He has led his own jazz group, The Don Latarski Group featuring Marilyn Keller, since 1982. With this group he has performed at: The Mt. Hood Jazz Festival, Salem Arts Festival, Eugene Celebration, DaVinci Days, Linn-Benton Community College, Lane Community College, Portland Art Museum, Portland Zoo Series, Eastern Oregon State University, Boise State University, University of Idaho, Salmon Arts Council - Salmon, ID, Portland Community College, Utah Arts Festival, Oregon Bach Festival, Eugene Concert Choir, Hult Center for the Performing Arts, Hinman Winery Jazz Festival, Ponzi Winery, Knudsen-Erath Winery, Springhill Winery, Zoo Jazz Series, Filbert Festival, Art in the Vineyard, Henry Estates Winery, Gleneden Hall, Oregon State Penitentiary and the Prescott Arizona Arts Association and at other universities, community colleges and jazz festivals throughout the West. The group has also opened shows for Ray Charles, Tuck & Patty, Stanley Turrentine, and Tom Scott.
As a featured performer, Latarski has appeared with: Eugene Symphony Orchestra (Mason Williams, \"Seven Deadly Sins\" and with Marvin Hamlisch) as a guest artist with South Eugene High School Jazz Band, Swing Shift Big Band and the Western Oregon State College vocal jazz choir and big band. He has also been featured with the Eugene Vocal Arts Ensemble under the direction of Diane Retallack. His original compositions were featured with the Eugene Symphony Orchestra on a special pops Valentines program in 2003.
He also leads a rhythm and blues groups called Don Latarski and Rue de Blues. This band performs music in a variety of blues genres and to date has released three critically acclaimed CD’s: Deep Play (1996), Rue 2, (1998), and Eden Hall Sessions, (2001).
Latarski is also in demand as a studio musician having logged numerous sessions as a sideman. His ability to play in a variety of styles - jazz, blues, rock, reggae, pop, soul, funk, rhythm & blues and gospel, has kept him extremely busy.
Born and raised in the shadow of Motown in the small town of Romeo, Michigan, Latarski moved to Oregon in 1973. He quickly established himself in the blues scene and soon realized that he knew nothing about playing jazz. Out of frustration at not being able to sit in with the local jazzers, he immersed himself in the slippery language of jazz. H taught himself by listening to the local NPR college jazz station and by hanging out with other players with a better grip on the vocabulary and by attending as many jam sessions as possible. In time, what emerged was a style that had one foot in blues and the other in jazz.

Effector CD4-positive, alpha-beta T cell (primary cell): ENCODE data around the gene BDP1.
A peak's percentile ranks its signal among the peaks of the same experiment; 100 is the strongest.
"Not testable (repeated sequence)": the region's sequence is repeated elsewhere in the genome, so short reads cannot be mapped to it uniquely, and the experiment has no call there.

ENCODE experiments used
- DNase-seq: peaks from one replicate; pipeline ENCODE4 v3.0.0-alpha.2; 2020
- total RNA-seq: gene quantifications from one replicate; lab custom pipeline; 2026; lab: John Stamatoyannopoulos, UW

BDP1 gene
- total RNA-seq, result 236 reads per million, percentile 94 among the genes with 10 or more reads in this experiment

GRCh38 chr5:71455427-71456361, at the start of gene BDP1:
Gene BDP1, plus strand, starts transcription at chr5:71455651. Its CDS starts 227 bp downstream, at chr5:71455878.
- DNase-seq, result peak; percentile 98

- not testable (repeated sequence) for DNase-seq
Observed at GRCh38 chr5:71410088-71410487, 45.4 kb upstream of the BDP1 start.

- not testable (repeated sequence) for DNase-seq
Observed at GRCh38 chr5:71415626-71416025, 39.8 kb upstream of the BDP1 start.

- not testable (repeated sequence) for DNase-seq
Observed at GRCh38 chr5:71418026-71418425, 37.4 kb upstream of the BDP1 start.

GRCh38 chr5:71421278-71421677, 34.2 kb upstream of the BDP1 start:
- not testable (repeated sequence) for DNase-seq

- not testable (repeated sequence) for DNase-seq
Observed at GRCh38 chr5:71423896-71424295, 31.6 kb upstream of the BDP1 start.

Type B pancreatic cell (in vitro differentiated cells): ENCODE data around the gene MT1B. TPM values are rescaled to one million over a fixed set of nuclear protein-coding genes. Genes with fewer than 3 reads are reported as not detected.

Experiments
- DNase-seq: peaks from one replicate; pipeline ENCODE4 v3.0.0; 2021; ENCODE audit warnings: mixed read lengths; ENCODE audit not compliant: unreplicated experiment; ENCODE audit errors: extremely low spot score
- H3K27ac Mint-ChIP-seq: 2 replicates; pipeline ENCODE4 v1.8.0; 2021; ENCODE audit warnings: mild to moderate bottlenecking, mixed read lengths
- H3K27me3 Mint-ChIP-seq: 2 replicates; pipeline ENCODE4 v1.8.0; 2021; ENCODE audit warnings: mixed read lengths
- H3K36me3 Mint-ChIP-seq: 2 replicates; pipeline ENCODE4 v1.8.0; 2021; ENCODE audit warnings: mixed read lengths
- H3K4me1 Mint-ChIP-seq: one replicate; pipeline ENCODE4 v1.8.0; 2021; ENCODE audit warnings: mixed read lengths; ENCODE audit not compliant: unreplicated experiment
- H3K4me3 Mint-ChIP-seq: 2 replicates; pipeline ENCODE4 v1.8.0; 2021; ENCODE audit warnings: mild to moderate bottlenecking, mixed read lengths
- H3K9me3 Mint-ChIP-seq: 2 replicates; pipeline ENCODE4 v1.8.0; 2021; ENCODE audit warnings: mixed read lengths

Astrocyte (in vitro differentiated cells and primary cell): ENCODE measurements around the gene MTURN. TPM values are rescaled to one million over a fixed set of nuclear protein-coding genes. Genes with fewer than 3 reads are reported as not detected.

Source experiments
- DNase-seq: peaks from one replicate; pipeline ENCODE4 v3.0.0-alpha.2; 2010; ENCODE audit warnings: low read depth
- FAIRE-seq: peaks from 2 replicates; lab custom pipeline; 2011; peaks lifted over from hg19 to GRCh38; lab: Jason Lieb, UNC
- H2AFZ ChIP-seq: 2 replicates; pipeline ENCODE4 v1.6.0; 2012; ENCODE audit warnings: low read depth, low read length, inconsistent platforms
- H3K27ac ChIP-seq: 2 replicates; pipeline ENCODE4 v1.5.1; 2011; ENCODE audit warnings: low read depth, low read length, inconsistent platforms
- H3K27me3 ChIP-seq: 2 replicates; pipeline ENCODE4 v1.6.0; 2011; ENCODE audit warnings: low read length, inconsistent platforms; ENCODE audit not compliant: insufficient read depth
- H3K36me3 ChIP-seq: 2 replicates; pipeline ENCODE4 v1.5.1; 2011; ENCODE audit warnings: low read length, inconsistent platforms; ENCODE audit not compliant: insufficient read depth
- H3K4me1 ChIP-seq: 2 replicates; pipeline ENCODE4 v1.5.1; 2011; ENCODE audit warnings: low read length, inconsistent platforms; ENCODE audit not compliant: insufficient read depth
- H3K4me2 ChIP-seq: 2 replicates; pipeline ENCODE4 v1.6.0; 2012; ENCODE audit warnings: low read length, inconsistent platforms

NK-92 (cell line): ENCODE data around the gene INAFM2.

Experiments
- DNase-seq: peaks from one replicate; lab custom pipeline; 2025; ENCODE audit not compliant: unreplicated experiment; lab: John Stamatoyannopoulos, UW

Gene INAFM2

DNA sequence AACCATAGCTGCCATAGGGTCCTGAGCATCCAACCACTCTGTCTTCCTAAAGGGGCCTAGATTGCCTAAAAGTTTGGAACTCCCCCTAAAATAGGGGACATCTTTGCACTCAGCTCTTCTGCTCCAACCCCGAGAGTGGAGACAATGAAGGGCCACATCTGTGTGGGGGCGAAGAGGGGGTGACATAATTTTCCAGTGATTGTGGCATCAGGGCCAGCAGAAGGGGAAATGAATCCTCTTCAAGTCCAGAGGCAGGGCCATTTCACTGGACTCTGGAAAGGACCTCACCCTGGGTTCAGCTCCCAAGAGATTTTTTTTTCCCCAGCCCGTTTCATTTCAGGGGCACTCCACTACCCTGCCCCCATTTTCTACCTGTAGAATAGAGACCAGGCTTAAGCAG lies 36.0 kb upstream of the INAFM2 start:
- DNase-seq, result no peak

Latarski’s exposure to fingerstyle guitar began in ernest in 1979 when he enrolled in the Univ. of Oregon School of Music and started studying classical guitar. Until that time, he’d played with a pick. In 1998, he gave up using a pick entirely and began working exclusively as a fingerstylist.
He’s also a prolific composer having written numerous songs for radio and television advertising, computer games, musicals, video and film usage and for his various bands. Most recently, his groups’ recorded version of “I’m a Woman” was chosen for inclusion in the SONY pictures movie “Little Black Book.”
His genre bending approach has been influenced by Aaron Copland, Pat Metheny, Michael Hedges (who after hearing Latarski perform at an outdoor concert, inquired if he’d (Latarski) be interested in playing on his (Hedges) next LP), John Scofield, Leo Kottke, Wes Montgomery and George Benson.
A strong current of rhythmic vitality combined with a playful and adventurous sense of harmony form the cornerstone of his style. This is not a style born out of the Travis fingerstyle approach. Latarski’s many years experience in the realm of jazz and blues is at the core of his approach.
In the summer of 2004 Latarski arranged and recorded his first guitar chamber orchestra recording. The CD that resulted is called “Guitars on Holiday.” The focus of this disc was to create lush orchestrations using only guitars. The style clearly owes much to Aaron Copland and is reminiscent of Appalachian Spring in mood and feel.
Latarski is also adjunct instructor and head of guitar studies at the University of Oregon School of Music and Dance. He’s been a faculty member at the university since 1984. He holds degrees in Political Science (B.S.1975) and Music (B.S.1979) from the University of Oregon.